Friday, 20 July 2007
These are my last days in Amsterdam and, like any other thing that must come to an end, small things seem precious. Pigeons, which usually fly so annoyingly close to me when I'm biking, are cuter; the canals, within which usually float curious objects, are lovelier; friendships, which I usually need to drag my ass out of the house to tend to, are harder to let go.
I began to question myself: is gratitude reserved to the novel and the temporary?
When I first arrived, everything was breathtaking. Western Europe, with its enchanting historical buildings, museums, concerts, was an endless array of adventure and learning opportunity. Grocery shopping, bike rides in the snow, cooking - everything - was special.
But then the novelty wore out. I adapted. I tried all the good places to eat, every activity became a routine. Weekends: movies and dinner. Weekdays: studying and coffee with friends. Every new country I go to are countless churches and historical platforms and buildings and museums. What used to be exotic European languages became a spin of basic Latin words (honestly).
The premise in my head re-structured itself from the classic Western-Eastern paradigm of Advanced-Developing to New-Exciting/Adjusted-Boring. I realised that anything, no matter how amazing, surreal, out-of-this-world, will become ordinary once we've adjusted ourselves to survival.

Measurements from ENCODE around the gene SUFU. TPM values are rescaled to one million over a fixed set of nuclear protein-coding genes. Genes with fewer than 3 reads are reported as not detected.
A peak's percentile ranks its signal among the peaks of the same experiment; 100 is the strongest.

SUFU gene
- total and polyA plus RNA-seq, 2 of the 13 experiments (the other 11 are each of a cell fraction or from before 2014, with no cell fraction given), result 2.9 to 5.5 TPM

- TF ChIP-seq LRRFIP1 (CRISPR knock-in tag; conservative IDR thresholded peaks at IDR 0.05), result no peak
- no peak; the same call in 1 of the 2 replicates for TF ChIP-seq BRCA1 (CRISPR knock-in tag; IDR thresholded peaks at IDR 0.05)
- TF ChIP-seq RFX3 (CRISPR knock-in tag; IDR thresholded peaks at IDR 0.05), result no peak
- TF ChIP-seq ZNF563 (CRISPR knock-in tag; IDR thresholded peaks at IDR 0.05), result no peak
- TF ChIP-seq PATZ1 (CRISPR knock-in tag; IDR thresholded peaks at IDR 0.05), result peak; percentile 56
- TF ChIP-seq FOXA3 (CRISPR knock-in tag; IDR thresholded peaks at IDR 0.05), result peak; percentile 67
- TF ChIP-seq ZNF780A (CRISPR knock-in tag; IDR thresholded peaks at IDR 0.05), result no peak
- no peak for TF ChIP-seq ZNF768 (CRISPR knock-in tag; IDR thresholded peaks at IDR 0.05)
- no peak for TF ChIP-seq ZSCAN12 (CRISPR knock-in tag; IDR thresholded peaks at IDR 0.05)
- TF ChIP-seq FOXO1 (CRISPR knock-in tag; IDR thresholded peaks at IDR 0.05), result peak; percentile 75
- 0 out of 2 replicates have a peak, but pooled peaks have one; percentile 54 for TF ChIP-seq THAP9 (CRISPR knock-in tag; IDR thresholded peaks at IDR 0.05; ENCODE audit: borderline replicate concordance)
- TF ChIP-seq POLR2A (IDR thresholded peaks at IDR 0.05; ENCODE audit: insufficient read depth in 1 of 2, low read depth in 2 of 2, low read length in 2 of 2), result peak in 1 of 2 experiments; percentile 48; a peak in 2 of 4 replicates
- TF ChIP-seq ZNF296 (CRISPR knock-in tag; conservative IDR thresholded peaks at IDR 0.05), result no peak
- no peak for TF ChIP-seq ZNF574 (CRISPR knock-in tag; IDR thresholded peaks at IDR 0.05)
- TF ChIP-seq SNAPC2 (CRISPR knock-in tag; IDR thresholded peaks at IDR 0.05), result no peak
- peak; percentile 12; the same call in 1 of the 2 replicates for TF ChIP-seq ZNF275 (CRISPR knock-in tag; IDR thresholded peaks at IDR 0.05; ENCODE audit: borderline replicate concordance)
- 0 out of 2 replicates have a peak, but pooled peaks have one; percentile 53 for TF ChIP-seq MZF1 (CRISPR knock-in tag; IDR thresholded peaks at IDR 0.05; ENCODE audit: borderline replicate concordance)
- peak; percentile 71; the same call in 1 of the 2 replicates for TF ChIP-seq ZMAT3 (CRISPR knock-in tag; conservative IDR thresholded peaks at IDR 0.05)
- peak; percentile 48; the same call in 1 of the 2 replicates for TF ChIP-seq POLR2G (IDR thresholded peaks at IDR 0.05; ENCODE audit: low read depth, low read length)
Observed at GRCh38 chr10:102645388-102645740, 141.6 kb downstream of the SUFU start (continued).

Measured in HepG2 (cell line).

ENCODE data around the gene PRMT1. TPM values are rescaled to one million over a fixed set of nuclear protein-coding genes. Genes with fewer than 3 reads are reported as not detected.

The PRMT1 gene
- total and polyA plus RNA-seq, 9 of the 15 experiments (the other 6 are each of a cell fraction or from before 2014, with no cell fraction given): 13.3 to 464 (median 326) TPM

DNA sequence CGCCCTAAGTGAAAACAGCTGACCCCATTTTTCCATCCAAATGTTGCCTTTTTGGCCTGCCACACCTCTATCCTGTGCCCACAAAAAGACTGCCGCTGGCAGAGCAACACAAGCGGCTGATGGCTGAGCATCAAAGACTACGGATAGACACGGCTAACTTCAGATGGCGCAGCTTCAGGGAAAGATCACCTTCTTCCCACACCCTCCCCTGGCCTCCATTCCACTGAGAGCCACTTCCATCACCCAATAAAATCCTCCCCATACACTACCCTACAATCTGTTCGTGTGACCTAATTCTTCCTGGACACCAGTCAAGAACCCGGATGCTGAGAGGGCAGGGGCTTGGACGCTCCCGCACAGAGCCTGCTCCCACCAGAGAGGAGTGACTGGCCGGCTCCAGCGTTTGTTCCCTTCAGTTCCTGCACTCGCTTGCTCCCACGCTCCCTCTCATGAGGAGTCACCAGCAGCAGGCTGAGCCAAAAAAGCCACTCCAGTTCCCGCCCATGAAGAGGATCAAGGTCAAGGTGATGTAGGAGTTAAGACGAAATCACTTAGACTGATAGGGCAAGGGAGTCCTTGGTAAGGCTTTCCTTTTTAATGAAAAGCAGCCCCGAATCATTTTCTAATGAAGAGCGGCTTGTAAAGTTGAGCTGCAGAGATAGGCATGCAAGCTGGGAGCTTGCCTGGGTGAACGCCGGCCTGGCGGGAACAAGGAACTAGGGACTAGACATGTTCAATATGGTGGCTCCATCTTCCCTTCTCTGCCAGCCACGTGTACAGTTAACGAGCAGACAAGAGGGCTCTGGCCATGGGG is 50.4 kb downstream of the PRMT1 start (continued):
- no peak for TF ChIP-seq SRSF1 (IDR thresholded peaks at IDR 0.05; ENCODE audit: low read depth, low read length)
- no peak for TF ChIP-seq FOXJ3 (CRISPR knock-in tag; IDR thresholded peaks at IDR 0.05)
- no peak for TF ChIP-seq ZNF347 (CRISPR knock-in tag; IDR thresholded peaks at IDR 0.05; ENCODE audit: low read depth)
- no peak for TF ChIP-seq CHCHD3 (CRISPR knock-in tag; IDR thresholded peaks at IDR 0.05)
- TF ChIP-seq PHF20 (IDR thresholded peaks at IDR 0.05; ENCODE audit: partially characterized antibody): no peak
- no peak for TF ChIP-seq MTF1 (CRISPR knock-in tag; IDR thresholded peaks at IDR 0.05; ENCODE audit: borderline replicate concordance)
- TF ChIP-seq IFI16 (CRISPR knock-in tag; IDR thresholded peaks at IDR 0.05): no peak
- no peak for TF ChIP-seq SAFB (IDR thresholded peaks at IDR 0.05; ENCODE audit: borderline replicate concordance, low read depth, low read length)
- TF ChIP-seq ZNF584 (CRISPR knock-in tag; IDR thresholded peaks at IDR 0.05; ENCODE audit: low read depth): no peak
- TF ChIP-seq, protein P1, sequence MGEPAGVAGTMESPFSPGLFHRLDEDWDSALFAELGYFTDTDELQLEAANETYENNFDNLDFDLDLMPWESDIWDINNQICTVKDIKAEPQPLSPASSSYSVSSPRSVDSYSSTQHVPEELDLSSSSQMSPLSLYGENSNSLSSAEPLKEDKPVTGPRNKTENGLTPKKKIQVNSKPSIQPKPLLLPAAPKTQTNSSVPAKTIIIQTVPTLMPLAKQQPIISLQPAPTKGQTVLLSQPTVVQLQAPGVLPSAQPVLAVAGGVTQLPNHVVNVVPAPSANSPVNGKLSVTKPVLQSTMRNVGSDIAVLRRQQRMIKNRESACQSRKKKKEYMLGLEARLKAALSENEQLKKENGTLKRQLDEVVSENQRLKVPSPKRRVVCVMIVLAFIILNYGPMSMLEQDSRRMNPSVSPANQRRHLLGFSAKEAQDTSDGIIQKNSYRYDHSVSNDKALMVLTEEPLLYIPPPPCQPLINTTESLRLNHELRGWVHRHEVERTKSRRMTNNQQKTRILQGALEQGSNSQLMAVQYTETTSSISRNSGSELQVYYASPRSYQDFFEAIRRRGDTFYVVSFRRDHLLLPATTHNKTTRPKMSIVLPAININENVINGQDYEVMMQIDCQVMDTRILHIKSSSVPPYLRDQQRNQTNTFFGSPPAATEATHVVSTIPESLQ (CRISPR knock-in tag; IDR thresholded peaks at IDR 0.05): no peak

Then you arrive to the ending of all that is normal. Everything becomes: the last time of .... (fill in the blank). The last time biking in Amsterdam, the last time I'll ever see my friends, the last time I'll ever bla di bla di bla. It's true, but come on. Virtual reality develops new forms of relationship and physical migration is more than just a possibility (statistically speaking, a person who has lived in a foreign country has a higher chance of travelling than a person who has never left their home country).
So what then?
I think it's not just me.
I think most of us have a tendency to exaggerate the novel, take everyday-life for granted and romanticise goodbyes. Ironically, the only part of life where we can really make a difference and be grateful for what we have, is the part that we take everything for granted: what you do after you wake up, how you maintain your friendships, how you love your family, what you say when you're unbelievably angry (do you deliberately say words for spite or take a step back, calm self down, and think: 'Would I really want my last words to [fill in with the name of any loved one] to be so hurtful?').
Life is not about what or who we let go, but what and who remains. The things and people we usually take for granted are the aspects in life we can still maintain. It's so easy for me, and most people I know, to belittle the things that are actually most precious.
So I am going to hug my husband, who has been such a good and supportive friend of mine for an unmeasurable 8 years. A companion for 4 years and a spouse for 2. Who has held my hand through the most defining period of my life up until now (I am pretty sure, if I am given the time, there are still so much more to come). Who is literally 'my home away from home'.
Sometimes it isn't what you are letting go, but what you will have for, hopefully, a very long time.